Like many clubs, Lea used to charge £180 for a six-week learn to row course which would be run once a year after Henley. But once a year in July is no good if people want to try the sport out at a different time of the year.

So, instead, they plan to offer bite-sized courses that are run more often and are cheaper, starting with open day sessions that are free of charge. You simply book online and then turn up.

“If you like it, you can do a taster session,” says Deva. “We put people on ergos for 30 minutes and then out into crew boats. There’s a small charge for this.”

The next step up is to do a four-week learn-to-row course which Lea plan to run more often and for less money.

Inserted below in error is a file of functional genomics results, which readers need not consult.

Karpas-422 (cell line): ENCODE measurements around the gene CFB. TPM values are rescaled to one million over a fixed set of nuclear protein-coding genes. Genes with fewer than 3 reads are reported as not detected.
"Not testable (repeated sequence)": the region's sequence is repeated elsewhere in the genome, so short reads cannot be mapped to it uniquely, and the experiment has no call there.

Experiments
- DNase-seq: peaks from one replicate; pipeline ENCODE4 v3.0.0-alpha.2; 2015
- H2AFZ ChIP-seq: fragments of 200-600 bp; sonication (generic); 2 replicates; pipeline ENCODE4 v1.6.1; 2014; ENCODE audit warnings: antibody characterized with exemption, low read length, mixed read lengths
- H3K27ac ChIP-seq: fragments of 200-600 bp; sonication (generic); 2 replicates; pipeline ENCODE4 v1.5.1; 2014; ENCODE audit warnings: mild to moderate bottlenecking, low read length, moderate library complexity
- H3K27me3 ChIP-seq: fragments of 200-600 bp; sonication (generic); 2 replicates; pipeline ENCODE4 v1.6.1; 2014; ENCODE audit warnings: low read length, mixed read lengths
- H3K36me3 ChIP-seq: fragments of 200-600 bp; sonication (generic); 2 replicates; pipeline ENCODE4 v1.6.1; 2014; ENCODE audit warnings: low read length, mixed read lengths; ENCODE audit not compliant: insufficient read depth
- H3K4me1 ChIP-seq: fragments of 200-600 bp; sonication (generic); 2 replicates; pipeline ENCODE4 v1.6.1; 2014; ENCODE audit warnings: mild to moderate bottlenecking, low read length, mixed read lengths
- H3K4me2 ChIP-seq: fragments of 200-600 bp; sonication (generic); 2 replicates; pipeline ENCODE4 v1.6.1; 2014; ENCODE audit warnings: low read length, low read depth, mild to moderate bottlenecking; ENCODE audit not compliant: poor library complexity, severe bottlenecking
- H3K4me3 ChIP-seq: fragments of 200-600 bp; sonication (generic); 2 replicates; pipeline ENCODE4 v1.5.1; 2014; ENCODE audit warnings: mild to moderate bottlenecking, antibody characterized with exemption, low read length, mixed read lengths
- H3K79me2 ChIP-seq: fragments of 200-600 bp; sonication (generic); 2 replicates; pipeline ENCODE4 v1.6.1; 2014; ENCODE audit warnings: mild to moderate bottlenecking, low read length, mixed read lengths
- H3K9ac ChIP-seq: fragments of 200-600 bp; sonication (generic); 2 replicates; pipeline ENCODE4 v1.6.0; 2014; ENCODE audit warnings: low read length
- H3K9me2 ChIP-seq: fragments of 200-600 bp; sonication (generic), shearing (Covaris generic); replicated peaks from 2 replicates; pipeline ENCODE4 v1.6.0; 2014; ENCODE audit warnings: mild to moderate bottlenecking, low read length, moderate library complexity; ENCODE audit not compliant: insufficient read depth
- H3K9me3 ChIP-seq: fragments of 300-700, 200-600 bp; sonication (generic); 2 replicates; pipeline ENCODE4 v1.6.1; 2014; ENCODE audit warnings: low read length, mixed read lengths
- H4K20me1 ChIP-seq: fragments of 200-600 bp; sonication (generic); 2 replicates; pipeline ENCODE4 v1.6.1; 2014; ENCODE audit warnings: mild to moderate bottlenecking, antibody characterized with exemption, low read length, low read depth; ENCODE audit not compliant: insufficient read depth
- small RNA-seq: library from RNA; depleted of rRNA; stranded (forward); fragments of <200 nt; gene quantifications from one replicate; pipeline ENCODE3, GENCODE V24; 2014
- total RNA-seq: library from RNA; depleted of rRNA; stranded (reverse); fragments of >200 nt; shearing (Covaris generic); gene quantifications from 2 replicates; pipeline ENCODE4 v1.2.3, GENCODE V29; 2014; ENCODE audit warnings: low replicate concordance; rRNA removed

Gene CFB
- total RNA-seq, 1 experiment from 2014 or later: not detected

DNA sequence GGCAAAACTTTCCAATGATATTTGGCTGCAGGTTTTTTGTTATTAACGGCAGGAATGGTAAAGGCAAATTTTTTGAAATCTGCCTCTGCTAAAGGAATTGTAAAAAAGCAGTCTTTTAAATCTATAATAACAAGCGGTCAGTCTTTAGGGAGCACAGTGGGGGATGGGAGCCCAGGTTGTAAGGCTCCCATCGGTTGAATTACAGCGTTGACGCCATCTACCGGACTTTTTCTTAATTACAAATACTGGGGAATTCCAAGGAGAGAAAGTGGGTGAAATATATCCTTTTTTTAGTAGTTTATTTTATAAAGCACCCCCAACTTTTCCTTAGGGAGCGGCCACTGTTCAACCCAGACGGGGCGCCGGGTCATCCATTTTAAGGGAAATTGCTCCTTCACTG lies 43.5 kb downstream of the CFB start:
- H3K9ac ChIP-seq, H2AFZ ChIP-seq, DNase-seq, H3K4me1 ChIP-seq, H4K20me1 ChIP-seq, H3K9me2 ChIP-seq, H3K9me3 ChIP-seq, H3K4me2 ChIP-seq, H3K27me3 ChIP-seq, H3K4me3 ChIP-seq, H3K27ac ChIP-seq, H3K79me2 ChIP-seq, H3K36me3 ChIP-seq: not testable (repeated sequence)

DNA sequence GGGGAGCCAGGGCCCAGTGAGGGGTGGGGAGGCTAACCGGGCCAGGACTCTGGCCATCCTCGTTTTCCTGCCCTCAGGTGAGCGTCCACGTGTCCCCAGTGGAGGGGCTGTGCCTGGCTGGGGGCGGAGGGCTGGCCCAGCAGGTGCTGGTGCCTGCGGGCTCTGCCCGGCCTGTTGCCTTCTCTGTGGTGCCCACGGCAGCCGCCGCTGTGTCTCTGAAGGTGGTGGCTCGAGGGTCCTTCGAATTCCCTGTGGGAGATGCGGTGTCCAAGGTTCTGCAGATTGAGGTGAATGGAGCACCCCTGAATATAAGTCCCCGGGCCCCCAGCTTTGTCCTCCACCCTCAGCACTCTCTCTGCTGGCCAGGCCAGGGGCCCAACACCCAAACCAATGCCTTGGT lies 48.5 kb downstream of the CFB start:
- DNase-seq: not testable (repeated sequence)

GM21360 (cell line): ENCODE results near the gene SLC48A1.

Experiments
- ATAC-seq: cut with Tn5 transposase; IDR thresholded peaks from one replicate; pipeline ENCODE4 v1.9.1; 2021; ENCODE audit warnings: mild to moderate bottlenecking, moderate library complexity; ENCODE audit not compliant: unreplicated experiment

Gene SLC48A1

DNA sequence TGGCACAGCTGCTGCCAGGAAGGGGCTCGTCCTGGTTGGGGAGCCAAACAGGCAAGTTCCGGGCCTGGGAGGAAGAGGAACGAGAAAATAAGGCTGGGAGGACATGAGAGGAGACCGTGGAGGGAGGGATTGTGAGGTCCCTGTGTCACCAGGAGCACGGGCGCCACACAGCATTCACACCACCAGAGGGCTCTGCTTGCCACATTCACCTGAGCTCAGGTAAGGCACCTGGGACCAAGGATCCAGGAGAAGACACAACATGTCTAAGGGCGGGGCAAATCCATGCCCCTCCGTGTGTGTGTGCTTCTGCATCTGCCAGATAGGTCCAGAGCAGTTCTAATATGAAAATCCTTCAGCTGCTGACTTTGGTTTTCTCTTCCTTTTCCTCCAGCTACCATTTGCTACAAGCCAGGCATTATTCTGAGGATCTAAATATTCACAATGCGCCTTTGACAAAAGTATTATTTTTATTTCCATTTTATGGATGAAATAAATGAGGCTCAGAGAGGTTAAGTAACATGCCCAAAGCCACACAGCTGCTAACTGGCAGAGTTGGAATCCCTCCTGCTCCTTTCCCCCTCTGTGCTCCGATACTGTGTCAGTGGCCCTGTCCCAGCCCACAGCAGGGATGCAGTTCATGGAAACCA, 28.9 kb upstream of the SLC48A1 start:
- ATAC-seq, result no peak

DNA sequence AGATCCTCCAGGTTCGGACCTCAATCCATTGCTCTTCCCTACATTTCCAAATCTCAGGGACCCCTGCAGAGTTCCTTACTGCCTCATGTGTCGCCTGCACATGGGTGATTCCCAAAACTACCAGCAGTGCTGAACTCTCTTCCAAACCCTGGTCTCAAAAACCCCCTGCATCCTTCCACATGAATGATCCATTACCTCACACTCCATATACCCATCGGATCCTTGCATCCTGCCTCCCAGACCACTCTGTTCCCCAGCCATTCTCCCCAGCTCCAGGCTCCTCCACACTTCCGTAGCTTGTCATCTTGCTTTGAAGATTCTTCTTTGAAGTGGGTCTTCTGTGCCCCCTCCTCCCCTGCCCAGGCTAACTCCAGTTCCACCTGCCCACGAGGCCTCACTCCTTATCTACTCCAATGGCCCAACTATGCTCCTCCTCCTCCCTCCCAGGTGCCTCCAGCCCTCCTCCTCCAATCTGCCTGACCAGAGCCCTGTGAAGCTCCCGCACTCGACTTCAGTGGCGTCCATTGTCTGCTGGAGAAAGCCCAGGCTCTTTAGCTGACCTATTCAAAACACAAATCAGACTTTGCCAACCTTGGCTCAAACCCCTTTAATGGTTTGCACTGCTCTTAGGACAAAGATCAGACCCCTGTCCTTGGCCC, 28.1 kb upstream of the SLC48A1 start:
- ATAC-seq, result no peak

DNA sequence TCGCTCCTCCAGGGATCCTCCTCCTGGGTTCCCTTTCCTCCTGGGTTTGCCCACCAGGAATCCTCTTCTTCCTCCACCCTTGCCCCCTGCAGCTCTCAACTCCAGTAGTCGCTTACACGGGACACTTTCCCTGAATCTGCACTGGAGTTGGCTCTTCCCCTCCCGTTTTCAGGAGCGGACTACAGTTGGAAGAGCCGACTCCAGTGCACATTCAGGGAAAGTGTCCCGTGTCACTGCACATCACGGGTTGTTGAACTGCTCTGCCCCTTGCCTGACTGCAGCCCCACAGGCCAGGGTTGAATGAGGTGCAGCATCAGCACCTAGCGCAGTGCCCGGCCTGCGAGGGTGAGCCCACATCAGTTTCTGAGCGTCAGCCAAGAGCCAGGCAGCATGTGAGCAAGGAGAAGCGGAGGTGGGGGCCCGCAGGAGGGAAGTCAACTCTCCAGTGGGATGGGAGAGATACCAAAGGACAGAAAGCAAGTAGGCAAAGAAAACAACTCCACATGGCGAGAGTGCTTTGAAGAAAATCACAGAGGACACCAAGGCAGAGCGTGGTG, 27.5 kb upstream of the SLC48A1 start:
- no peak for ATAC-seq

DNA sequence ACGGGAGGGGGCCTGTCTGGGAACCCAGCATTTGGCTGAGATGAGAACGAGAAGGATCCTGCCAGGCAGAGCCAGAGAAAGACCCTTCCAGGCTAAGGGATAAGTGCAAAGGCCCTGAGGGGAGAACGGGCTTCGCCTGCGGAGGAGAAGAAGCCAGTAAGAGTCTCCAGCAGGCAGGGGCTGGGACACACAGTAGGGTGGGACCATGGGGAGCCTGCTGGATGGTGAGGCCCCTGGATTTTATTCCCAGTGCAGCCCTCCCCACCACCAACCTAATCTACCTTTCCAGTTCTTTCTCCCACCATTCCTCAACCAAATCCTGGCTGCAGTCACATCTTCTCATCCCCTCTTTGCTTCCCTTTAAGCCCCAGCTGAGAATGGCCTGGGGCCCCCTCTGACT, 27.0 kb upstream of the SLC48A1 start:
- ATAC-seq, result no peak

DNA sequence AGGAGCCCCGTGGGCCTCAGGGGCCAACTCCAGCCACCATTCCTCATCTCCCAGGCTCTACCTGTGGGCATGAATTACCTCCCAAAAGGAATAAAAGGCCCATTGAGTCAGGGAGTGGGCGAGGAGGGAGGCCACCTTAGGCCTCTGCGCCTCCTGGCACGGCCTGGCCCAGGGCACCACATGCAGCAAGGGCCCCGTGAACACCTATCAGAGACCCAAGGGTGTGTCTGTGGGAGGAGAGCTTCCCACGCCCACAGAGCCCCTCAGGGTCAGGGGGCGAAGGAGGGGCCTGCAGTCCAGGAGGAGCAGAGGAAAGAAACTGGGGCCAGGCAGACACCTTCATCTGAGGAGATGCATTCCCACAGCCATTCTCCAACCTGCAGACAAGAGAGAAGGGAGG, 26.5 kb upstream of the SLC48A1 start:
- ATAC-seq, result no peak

After that, rowers can do an intermediate rowing class which acts as a pathway into the club.

On top of this, a fortnightly drop-in learn-to-row session is also planned. You just pay a fiver on the door and you can learn to row.

But a key question in all of this, says Deva, is how do we fund these initiatives? While the drop-in sessions are the most exciting option, they are also the highest risk financially.

“I believe that money should not be a barrier. So how do we help the people who need more financial support than others?”

Deva continues: “Like most clubs, we don’t have much money, but we have a great number of people who are generous in giving their time to the club. That way courses can be done at a very low cost.”

Another option is a special fund set up in memory of popular club member Sally Lawrence, who sadly passed away earlier this year. The fund aims to provide financial support to adults, particularly those who face barriers and challenges in taking part in rowing.

“We’ve started on a journey, so come back in six months’ time,” says Deva.

“It’s a very exciting project and we’re happy to share our thoughts and learnings with other clubs to help improve diversity in rowing.

“Watch this space!”